Now that you’ve read about raw hides, what can you give your dogs that are safe? Well, lots of things! Dogs want to chew, that’s it, they simply want to chew and they don’t really care if it’s your shoes, furniture or that new toy you bought them that is rubber. All dogs naturally want to chew on something, so I look for things like bully sticks, or Kong toys (those have stood the test of time) or something that peaks their interest other than my bathroom vinyl floor. Yes – Atlas chewed that up one day when apparently I didn’t have enough toys for her to chew.
You might be asking, “What is a bully stick?” Well, it’s basically muscle tissue for most of them. Just like we like beef jerky, bully sticks are usually made with muscle tissue and go through a hardening, drying out process that enables dogs to safely chew them up and digest them. They come in a variety of styles and flavors, but I usually stick with the braided stick and my dog, Atlas, loves them.
Now You Know The Bad Vs The Good.
Hopefully after reading this article, you now know more about what is bad versus good. Just because a treat is sold at a pet store, doesn’t always make it good for your pet. Stores are like any other store, they are there to make profits and they will sell anything that has been made for pets, regardless of whether it’s good or bad. It’s like the grocery store for us, all the bad stuff is put up front on purpose – bad stuff makes the most money!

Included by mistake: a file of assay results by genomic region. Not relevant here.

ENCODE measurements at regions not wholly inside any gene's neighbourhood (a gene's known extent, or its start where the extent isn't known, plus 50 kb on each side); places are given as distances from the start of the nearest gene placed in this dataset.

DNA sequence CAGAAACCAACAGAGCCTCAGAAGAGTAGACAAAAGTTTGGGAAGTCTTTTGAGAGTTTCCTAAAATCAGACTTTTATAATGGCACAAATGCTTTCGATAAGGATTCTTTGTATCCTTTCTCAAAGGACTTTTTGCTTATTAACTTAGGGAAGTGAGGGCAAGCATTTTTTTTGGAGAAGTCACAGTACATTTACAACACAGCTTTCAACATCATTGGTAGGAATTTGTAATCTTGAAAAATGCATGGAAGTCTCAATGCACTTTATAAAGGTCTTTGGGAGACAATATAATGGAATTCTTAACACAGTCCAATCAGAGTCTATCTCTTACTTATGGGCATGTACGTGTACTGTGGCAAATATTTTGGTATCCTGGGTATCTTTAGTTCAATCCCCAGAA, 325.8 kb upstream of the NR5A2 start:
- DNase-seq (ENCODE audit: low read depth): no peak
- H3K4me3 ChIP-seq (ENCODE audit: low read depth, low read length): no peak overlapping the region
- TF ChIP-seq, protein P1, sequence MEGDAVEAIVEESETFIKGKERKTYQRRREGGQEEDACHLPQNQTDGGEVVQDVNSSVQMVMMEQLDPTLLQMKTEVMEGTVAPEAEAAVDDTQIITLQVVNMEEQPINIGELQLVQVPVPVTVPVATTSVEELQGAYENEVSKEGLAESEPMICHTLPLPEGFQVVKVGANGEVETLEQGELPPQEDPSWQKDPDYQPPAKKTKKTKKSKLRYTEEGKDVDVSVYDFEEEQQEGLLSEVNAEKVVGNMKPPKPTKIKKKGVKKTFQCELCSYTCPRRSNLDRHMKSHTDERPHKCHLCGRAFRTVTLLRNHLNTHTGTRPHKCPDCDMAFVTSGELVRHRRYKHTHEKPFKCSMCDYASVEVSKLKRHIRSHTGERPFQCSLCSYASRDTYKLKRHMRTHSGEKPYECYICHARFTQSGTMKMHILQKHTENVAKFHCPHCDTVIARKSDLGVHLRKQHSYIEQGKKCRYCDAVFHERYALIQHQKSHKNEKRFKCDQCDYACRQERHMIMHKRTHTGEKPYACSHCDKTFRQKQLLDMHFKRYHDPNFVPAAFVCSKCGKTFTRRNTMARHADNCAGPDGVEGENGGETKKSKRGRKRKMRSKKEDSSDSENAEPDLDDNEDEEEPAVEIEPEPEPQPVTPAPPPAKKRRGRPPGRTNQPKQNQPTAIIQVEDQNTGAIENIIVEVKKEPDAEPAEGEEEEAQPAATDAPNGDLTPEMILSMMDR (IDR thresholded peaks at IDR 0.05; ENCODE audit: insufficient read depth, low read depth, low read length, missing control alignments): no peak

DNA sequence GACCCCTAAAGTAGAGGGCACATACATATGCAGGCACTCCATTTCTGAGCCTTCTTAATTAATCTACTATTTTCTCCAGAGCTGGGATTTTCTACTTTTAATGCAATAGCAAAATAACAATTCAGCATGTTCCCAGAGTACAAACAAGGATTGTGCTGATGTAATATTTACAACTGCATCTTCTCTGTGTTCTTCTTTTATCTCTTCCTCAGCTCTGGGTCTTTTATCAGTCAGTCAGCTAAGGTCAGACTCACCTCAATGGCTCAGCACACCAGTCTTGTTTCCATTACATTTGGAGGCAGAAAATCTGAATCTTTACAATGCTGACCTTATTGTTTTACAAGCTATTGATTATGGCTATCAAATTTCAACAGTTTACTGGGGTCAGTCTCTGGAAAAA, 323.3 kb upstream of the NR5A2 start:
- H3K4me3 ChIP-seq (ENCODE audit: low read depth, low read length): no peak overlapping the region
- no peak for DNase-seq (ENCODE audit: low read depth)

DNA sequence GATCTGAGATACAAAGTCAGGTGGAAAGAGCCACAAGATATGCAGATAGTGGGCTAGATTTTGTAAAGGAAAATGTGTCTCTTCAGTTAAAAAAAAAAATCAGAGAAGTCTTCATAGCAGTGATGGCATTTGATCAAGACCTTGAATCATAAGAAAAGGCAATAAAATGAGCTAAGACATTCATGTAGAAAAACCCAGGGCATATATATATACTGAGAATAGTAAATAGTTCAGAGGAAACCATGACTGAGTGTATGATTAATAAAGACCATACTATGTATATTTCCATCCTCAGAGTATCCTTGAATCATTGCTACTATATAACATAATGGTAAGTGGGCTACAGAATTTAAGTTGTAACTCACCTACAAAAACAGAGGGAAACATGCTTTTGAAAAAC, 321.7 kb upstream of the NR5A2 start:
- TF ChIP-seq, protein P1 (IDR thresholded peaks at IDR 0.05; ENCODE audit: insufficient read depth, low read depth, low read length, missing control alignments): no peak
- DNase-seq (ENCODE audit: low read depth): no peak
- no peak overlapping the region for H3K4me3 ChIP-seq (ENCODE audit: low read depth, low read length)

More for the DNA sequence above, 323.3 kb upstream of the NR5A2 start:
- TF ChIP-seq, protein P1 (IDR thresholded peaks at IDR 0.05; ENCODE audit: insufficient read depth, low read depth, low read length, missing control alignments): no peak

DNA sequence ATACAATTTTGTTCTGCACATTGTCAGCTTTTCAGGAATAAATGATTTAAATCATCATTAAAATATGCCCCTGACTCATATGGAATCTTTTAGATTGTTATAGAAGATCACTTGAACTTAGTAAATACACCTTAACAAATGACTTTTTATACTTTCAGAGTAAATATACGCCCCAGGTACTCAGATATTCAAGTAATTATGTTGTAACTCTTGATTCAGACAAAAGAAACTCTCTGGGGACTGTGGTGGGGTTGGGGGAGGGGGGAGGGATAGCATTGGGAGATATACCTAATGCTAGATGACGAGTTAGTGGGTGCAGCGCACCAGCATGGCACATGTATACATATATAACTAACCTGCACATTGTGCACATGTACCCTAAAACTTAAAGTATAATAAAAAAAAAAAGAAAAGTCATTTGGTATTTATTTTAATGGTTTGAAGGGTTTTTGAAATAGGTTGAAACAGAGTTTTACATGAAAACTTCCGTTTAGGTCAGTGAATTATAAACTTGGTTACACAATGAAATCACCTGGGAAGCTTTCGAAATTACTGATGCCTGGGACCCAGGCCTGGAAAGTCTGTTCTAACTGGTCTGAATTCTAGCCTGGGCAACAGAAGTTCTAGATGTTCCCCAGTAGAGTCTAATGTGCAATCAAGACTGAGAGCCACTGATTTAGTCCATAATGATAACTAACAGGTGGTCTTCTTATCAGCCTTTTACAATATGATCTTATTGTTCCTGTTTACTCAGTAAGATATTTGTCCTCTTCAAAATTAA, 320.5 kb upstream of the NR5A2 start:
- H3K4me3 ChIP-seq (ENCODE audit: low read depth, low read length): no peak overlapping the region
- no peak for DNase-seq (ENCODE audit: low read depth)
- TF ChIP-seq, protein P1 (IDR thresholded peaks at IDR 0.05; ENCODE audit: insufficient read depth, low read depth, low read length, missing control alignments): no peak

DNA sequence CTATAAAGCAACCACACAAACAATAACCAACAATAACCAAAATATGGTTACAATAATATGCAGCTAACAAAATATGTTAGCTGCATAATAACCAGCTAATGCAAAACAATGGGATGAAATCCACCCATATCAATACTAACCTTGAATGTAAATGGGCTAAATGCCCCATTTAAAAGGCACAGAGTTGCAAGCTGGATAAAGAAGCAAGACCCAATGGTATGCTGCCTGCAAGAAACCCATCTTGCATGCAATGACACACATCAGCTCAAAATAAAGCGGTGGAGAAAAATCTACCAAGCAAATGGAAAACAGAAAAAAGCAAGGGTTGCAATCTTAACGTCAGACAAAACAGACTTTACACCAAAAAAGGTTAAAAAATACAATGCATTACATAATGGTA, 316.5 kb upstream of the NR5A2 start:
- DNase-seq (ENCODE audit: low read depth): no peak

The same goes for most pet stores. In the end, when in doubt, do some research on how a product is made for dogs. I see new treats all the time at the store and I simply pull out my phone and look to see the process on the treat if it doesn’t show it on the package. I also try to steer clear of items that come from Asian countries for my dog, especially because out of everything I’ve searched for on how it’s made, it’s always come back with a terrible video! So for me personally, anything from any Asian country is a no go for my dogs, but that’s my opinion only.
If you’re looking for more information on good food versus bad food, I also did a review on some of the hidden ingredients you may not be aware is in your dogs food. These chemicals can cause a slew of health problems from anxiety to chromosomal damage. If you’re wanting to learn more this, click this link!
What treats do you love to give your dogs?